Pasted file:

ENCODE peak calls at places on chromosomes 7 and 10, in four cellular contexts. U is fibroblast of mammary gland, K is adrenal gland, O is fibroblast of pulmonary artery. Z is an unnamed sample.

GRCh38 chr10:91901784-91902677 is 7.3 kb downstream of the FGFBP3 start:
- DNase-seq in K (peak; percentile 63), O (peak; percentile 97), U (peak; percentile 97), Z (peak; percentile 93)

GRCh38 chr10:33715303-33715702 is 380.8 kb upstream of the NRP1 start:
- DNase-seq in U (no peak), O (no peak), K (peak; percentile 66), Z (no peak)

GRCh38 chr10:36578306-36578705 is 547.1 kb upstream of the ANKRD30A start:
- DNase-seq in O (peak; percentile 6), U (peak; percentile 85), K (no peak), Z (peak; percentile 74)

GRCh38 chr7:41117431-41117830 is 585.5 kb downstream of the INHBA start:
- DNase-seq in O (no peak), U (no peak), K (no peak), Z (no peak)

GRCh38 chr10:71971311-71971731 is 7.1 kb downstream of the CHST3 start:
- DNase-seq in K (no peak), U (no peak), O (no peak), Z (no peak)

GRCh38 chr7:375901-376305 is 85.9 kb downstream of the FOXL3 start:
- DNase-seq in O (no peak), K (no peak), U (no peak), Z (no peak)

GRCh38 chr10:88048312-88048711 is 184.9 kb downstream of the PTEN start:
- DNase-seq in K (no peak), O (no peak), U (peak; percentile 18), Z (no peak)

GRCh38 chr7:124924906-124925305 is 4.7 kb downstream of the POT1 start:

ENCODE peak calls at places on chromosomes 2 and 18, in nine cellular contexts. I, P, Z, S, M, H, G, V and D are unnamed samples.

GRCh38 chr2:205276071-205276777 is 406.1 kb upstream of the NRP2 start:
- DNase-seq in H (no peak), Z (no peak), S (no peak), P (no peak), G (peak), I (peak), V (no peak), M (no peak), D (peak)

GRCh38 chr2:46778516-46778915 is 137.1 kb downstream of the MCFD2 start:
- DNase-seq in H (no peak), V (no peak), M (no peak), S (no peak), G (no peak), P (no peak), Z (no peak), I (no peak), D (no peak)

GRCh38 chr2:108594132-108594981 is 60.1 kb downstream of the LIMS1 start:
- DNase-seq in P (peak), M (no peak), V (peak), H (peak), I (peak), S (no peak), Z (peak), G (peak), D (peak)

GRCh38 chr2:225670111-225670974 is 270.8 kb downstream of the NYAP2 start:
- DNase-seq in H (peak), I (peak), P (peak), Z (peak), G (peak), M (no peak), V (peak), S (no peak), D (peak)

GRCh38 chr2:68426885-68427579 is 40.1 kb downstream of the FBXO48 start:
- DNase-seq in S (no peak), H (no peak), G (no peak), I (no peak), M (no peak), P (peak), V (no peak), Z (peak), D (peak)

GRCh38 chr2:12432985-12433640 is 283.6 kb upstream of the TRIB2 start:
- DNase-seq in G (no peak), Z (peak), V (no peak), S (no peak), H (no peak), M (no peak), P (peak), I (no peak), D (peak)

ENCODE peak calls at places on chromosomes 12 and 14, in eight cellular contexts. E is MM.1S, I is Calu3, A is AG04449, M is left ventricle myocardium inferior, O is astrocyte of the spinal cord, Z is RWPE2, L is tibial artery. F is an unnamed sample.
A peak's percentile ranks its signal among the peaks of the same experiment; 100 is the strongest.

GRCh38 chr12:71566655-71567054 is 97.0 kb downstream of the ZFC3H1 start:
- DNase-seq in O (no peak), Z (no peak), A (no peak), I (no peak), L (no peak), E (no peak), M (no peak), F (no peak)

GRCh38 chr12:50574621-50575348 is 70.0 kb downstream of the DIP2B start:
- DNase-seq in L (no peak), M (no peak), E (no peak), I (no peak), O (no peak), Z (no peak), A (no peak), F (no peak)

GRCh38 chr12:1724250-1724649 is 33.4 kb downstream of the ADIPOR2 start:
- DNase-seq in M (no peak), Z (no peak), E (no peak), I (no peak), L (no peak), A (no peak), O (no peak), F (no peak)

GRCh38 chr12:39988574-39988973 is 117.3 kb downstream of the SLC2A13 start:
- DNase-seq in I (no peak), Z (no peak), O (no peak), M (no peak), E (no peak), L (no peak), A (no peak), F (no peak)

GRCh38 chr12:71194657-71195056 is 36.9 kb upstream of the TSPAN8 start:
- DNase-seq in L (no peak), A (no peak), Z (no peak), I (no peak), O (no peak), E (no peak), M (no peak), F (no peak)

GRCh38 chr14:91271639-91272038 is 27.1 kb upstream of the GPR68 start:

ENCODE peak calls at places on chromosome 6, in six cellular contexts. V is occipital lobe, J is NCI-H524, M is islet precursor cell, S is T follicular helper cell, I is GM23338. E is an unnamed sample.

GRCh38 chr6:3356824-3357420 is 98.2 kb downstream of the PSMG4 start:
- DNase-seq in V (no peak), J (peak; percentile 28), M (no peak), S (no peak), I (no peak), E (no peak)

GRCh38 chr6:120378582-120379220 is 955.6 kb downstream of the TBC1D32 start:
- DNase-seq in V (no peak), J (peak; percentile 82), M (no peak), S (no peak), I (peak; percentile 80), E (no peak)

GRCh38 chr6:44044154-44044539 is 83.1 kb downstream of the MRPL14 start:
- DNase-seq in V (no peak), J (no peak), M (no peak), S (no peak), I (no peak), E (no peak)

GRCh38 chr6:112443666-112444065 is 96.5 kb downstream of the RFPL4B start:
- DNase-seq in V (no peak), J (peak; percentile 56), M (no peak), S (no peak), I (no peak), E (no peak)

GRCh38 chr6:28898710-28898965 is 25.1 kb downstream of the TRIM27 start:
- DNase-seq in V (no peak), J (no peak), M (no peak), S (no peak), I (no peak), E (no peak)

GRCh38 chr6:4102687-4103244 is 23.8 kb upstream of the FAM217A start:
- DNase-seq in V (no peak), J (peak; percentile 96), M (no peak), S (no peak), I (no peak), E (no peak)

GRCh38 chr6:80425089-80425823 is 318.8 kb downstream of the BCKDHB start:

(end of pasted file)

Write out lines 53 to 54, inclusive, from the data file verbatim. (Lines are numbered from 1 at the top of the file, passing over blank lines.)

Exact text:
- DNase-seq in V (no peak), J (no peak), M (no peak), S (no peak), I (no peak), E (no peak)

GRCh38 chr6:4102687-4103244 is 23.8 kb upstream of the FAM217A start: